Banks would like to have assets to represent every liability, and they try to do so – at the retail level this looks like selling customers on deposit accounts – but the market realities are that much borrowing and lending must occur overnight between banks. The Fed-set interest rate, thus, is quite impactful. A bank that lends too much may run the risk of said lending being rendered unprofitable by the interest paid to other banks to meet reserve requirements.
Thus, the Fed only indirectly sets the amount of lending commercial banks will do – by setting the “cost” of their borrowed reserve money.
If you’re getting a vaguely nauseated feeling in the pit of your stomach, like you suddenly awoke to find you live in a house of cards – take heart! The realization that there isn’t a dollar bill representing every dollar in deposit accounts and central bank reserves is only alarming because you believe the physical dollar bill to be something more than an IOU. It isn’t.
Since the United States came off the gold standard formally in 1971 – that is to say, after that there was not gold bullion worth one dollar backing every dollar bill. Again, you may feel the room beginning to spin and a slight queasiness in your stomach, as that means the dollar bill is not backed by anything representing real value. But expand your mind one more level of abstraction up and ask yourself, how is a piece of gold any more truly valuable than a dollar bill? They both derive value from the perception of others that they are valuable, not from any physically real “value” attribute. There may not even be any such thing as true value.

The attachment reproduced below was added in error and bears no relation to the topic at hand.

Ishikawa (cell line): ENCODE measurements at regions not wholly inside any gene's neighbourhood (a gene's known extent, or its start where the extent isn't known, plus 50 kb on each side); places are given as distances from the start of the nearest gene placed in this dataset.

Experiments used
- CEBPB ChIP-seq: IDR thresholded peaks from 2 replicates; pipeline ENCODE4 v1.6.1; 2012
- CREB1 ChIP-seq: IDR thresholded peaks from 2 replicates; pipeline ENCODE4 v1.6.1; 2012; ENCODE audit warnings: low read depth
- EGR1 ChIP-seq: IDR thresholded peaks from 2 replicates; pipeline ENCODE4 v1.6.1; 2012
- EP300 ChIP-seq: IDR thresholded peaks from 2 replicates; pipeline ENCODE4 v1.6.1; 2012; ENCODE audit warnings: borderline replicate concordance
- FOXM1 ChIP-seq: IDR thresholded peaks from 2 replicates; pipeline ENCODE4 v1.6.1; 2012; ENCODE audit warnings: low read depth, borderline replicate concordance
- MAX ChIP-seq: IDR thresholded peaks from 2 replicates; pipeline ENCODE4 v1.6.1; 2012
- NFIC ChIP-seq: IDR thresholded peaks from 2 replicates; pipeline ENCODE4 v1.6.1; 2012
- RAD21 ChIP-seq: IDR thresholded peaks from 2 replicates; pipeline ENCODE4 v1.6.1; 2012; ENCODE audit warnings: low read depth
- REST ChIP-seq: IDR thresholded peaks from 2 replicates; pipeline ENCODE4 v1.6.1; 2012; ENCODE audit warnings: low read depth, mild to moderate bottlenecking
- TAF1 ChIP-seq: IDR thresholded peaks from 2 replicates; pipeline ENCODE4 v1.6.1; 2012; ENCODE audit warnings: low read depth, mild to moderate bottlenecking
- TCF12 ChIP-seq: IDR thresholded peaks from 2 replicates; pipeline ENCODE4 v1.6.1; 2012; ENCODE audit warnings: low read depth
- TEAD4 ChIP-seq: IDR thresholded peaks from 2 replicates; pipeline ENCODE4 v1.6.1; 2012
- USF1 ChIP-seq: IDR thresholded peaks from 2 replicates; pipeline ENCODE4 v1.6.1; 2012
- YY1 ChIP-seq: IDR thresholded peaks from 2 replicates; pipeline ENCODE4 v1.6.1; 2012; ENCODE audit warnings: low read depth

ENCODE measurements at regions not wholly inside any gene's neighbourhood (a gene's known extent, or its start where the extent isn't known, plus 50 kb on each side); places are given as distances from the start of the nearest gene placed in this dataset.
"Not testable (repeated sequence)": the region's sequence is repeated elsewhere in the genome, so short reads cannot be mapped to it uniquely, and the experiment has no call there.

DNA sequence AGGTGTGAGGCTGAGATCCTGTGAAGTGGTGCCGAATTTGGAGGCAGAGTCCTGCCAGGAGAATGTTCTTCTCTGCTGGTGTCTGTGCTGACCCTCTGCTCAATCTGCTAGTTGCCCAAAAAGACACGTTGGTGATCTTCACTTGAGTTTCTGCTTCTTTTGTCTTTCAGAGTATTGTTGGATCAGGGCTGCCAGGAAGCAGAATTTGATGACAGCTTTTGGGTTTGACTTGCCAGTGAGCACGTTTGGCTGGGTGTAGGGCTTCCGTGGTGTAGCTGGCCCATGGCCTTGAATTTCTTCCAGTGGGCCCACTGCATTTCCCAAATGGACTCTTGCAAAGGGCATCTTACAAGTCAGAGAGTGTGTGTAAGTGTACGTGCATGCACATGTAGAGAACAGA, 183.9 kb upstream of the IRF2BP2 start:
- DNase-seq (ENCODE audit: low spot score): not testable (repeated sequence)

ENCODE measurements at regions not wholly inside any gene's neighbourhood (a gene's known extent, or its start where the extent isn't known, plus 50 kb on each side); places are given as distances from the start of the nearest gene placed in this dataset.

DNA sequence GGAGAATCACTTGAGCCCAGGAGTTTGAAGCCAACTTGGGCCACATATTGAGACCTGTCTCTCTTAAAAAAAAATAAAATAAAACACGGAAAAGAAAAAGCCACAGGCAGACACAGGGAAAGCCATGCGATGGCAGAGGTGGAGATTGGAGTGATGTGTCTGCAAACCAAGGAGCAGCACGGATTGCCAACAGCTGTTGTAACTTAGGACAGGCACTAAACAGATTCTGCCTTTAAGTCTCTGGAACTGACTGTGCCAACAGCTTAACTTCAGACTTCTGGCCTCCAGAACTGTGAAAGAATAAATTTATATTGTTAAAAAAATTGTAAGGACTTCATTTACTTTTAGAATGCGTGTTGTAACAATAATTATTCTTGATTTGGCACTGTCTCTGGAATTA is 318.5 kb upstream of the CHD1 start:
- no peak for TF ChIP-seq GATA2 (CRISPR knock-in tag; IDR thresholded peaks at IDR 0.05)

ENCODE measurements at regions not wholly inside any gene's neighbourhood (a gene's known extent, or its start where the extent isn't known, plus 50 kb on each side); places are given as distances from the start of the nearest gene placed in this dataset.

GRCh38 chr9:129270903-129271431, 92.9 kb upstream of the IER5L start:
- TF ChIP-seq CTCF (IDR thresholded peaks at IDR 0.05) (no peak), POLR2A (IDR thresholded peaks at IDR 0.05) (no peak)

So the dollar is only worth something because people agree it is. The Fed doesn’t create most of the money in the economy, commercial banks do, and deposit accounts are not aggregated to make loans, loans are used to make deposit accounts. To top it all off, George Bailey’s notion of how his savings and loan worked was way off the mark. Is nothing real?
Well, thankfully for George Bailey, Zuzu’s petals were. And thankfully for us, other arrows in the government’s quiver can provide real and sustainable relief. Chief among them are actions that will support investment now that gives rise to insulation for consumers from the sorts of costs that are currently causing the biggest pocketbook pinch – things like energy and electric vehicles. The pain of inflation is felt most acutely by consumers most vulnerable owing to rising costs of goods necessary for day to day life, so decoupling those goods from the most volatile sectors of the economy can go a long way towards protecting consumers from the next, inevitable, inflationary period.